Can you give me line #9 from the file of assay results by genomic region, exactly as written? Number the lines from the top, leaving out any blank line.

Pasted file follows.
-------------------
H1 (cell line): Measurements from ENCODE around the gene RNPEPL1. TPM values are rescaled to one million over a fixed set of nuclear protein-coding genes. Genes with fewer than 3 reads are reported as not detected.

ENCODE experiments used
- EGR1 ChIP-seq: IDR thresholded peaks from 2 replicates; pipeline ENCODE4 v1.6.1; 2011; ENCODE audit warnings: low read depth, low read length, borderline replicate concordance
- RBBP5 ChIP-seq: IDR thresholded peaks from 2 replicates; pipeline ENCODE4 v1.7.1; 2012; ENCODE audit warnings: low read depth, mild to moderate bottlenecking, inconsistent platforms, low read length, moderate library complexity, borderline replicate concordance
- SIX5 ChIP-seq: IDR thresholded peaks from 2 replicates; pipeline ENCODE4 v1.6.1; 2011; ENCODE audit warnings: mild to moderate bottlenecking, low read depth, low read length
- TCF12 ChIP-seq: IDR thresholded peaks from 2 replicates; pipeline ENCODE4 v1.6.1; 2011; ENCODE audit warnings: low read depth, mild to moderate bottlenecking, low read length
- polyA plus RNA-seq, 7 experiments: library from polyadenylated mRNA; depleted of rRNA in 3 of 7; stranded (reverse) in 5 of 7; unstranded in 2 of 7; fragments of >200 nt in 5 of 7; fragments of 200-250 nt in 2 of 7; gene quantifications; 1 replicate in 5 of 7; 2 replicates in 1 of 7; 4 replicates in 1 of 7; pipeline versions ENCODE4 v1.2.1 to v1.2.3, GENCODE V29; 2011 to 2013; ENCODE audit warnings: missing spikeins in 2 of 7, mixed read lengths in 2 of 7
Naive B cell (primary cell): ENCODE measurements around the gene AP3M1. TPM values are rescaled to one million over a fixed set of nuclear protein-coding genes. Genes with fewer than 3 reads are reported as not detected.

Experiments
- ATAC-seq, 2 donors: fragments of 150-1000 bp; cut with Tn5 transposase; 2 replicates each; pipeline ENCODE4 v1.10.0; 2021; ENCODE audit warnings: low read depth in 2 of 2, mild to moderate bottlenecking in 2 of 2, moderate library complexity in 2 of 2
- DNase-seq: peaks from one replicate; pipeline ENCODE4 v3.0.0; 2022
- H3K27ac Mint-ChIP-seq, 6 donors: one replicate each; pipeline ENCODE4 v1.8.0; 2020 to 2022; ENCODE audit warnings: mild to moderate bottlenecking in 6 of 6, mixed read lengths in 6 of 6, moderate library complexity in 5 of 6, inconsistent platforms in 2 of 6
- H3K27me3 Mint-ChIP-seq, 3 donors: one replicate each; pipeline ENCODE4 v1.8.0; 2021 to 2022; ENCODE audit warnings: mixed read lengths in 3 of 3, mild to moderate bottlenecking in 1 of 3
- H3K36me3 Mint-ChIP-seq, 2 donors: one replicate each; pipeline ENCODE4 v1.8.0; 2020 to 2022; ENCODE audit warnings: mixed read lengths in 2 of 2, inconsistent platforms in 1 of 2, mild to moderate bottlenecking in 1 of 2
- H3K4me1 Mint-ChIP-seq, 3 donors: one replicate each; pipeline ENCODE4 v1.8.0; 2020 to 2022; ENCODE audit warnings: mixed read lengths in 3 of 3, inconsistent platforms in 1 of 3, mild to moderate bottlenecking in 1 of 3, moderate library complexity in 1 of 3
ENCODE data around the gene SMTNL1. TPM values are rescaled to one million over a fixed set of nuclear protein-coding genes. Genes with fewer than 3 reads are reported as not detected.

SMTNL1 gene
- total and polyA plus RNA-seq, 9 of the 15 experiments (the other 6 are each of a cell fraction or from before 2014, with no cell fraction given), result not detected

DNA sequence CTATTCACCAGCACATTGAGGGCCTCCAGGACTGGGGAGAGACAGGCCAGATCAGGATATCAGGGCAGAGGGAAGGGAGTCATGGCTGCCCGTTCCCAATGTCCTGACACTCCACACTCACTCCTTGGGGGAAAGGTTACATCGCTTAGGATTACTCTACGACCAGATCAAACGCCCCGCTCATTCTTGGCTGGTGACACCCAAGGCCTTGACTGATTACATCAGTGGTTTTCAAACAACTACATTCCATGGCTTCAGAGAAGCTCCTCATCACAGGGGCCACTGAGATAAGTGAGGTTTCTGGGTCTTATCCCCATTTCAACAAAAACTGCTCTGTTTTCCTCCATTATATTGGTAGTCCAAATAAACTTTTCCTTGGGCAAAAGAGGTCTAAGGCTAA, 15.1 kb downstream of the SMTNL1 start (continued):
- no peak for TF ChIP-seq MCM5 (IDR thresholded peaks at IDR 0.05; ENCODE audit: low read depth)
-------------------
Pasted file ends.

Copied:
Experiments